According to the Hebrew Bible, when the Israelites got to complaining about their wilderness wanderings, God sent fiery serpents among them as punishment. Expiring from the serpents’ venomous bites, the people repented, and beseeched Moses to pray for a remedy to the plague. In response, God told the prophet to put a bronze serpent on a pole, promising “that every one that is bitten, when he looketh upon it, shall live.”
Look and live. What could be easier? Surely all the Israelites did so, right?
There actually seems to be an inverse correlation between the simplicity of a solution, and people’s willingness to adopt it.
We tend to equate complexity and difficulty with efficacy and worth. Simple solutions aren’t for us, because we’re not simple creatures — we’re elite, extraordinary beings.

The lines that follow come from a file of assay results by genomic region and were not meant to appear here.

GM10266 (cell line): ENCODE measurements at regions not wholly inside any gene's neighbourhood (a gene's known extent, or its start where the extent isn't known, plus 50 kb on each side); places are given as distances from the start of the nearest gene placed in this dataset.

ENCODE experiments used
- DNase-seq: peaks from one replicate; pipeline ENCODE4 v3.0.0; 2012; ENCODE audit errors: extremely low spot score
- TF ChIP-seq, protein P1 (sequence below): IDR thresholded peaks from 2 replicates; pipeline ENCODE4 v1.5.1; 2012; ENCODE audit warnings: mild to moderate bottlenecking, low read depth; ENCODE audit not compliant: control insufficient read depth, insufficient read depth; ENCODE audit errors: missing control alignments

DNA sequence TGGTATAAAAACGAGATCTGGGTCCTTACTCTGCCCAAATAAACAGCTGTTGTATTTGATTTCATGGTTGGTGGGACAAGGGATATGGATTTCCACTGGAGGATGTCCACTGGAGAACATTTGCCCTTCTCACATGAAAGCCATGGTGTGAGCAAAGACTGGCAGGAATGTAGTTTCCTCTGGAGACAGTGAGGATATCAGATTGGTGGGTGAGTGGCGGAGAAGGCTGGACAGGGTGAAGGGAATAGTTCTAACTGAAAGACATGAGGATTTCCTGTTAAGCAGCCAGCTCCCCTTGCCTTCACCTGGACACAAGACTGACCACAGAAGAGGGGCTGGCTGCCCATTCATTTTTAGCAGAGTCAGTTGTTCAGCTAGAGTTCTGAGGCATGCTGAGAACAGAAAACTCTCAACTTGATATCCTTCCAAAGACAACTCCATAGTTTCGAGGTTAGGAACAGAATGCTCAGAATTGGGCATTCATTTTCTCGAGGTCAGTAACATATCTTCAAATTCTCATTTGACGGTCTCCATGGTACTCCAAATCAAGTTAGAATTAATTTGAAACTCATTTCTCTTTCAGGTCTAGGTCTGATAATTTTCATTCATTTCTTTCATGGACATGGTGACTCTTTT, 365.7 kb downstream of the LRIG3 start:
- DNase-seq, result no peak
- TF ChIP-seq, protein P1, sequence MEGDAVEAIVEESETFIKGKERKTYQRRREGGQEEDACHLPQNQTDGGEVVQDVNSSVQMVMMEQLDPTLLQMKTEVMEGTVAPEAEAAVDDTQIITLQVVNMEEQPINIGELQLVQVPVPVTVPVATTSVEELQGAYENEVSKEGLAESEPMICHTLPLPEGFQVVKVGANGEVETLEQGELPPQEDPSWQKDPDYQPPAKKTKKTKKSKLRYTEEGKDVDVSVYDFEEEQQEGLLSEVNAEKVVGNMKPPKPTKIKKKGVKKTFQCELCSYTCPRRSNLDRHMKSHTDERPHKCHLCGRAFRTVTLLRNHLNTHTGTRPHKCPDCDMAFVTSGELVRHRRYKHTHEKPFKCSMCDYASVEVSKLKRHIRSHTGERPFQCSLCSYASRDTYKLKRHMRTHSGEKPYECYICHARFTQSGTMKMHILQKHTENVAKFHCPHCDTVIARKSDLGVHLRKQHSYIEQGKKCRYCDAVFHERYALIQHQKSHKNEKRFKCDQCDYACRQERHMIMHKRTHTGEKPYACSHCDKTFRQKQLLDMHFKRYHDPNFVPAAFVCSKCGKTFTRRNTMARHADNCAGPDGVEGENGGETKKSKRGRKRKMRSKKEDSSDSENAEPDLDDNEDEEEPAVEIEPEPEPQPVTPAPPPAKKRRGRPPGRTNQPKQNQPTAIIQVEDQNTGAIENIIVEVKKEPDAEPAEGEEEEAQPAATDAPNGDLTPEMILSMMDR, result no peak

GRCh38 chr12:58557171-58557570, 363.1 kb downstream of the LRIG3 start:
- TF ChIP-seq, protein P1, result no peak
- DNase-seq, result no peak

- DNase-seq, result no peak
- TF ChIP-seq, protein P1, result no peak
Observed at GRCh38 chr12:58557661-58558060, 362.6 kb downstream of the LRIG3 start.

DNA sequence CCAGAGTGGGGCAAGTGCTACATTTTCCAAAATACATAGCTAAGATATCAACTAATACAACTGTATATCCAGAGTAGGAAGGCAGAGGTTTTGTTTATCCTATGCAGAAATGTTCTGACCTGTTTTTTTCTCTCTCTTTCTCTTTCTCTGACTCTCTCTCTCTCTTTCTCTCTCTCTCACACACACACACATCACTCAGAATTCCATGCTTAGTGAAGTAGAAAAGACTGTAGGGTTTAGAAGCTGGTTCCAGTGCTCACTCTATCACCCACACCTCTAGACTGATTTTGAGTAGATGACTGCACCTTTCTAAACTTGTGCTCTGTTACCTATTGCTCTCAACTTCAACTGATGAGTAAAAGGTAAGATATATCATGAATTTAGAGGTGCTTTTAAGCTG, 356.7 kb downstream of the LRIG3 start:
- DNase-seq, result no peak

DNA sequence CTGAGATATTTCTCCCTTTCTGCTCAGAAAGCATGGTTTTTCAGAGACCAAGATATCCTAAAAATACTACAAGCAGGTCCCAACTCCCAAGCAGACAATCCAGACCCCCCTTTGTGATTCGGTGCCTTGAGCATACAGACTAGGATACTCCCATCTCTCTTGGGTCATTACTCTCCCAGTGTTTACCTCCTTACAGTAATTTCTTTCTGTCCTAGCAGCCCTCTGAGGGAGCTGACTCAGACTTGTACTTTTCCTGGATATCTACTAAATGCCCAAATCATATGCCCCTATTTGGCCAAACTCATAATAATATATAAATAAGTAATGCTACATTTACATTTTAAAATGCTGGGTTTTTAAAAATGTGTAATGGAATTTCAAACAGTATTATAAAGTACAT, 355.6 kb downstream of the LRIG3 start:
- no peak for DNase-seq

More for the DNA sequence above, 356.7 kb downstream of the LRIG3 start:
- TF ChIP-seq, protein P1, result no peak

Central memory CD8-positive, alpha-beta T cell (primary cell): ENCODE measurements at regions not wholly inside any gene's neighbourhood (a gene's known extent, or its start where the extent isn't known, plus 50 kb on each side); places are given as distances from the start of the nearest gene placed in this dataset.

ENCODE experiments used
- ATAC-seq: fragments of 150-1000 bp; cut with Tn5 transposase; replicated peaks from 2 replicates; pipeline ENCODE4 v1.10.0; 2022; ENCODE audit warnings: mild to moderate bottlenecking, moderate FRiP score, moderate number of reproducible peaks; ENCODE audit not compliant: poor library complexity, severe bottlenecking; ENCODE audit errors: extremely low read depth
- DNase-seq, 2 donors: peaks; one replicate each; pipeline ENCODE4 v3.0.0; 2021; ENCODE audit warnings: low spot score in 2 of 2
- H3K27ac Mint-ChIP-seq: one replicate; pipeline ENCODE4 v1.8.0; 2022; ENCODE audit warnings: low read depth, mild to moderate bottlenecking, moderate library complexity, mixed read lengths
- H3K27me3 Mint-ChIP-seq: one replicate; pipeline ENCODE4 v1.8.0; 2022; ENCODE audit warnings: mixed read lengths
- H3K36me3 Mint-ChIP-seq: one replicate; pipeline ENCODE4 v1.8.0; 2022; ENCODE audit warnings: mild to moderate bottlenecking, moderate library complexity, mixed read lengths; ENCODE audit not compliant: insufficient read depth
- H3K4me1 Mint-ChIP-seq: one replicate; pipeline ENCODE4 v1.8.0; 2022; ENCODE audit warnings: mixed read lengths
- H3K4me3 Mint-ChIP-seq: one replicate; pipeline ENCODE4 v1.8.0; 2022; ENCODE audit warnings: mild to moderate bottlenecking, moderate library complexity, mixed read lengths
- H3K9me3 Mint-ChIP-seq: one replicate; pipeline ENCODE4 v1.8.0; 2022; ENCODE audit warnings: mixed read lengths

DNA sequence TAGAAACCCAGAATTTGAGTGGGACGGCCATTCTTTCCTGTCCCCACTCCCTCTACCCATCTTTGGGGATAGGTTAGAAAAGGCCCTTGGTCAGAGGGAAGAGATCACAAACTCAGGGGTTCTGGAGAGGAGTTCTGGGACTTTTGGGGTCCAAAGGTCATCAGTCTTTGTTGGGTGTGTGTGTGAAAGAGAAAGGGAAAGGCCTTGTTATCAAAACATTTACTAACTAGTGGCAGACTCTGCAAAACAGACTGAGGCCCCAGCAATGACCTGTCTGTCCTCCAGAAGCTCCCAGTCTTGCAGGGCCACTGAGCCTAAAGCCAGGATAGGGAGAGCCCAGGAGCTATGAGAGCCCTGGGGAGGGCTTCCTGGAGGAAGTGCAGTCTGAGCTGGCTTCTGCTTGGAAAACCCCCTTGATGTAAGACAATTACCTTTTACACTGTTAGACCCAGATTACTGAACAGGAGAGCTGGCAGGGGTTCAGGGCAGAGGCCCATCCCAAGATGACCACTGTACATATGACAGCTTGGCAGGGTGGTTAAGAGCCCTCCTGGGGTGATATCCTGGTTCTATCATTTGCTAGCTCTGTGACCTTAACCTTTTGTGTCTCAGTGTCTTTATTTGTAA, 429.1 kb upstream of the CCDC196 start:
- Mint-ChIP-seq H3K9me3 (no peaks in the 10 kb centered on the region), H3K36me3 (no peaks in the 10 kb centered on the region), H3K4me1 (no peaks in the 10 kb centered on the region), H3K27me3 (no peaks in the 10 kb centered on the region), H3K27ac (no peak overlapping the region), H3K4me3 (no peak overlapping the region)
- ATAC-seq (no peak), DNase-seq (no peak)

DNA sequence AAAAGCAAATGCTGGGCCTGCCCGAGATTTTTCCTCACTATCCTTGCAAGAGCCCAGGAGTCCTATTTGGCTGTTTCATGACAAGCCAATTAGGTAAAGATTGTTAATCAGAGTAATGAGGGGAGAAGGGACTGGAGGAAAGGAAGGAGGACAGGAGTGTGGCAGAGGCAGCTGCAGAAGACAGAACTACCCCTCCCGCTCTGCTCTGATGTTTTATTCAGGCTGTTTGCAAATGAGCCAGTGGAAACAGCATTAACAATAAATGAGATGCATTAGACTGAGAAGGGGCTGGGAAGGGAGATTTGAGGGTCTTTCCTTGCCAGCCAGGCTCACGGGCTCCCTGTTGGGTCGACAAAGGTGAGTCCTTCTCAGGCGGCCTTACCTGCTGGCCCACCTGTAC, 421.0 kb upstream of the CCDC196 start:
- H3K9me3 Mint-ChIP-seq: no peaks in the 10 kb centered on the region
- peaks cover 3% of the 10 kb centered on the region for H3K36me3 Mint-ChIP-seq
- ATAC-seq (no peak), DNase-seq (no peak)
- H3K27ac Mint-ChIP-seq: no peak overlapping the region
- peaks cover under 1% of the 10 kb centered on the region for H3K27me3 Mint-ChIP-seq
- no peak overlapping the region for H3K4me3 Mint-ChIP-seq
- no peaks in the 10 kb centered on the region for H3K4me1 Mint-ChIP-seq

It’s like this:
Man walks into the Store of the World, sidles up to the counter, and asks the proprietor, “So, whataya got for someone who wants to thrive in life?”
“Well, if you want to preserve your mental and physical health, take a short walk every day, prioritize relationships, sleep eight hours a night.”
“If you want to achieve financial security, save more than you spend.”
“If you want to get spiritual, pray every day, read your scriptures, go to church.”
(smiles, sniffs, lowers voice to conspiratorial whisper)
“Come on, those are the plebe plans. I want to see the special goods you’ve got in the back.”
“You know, I’m kind of a big deal.”
We’d rather try complicated methodologies we’ll never stick with, than humbly admit that, because we’re just as human as the next guy, the boring, ordinary, tried-and-true solutions apply to us, too.
Walk and live. Sleep and live. Socialize and live. Pray and live.
Don’t stubbornly resist the easy, and live.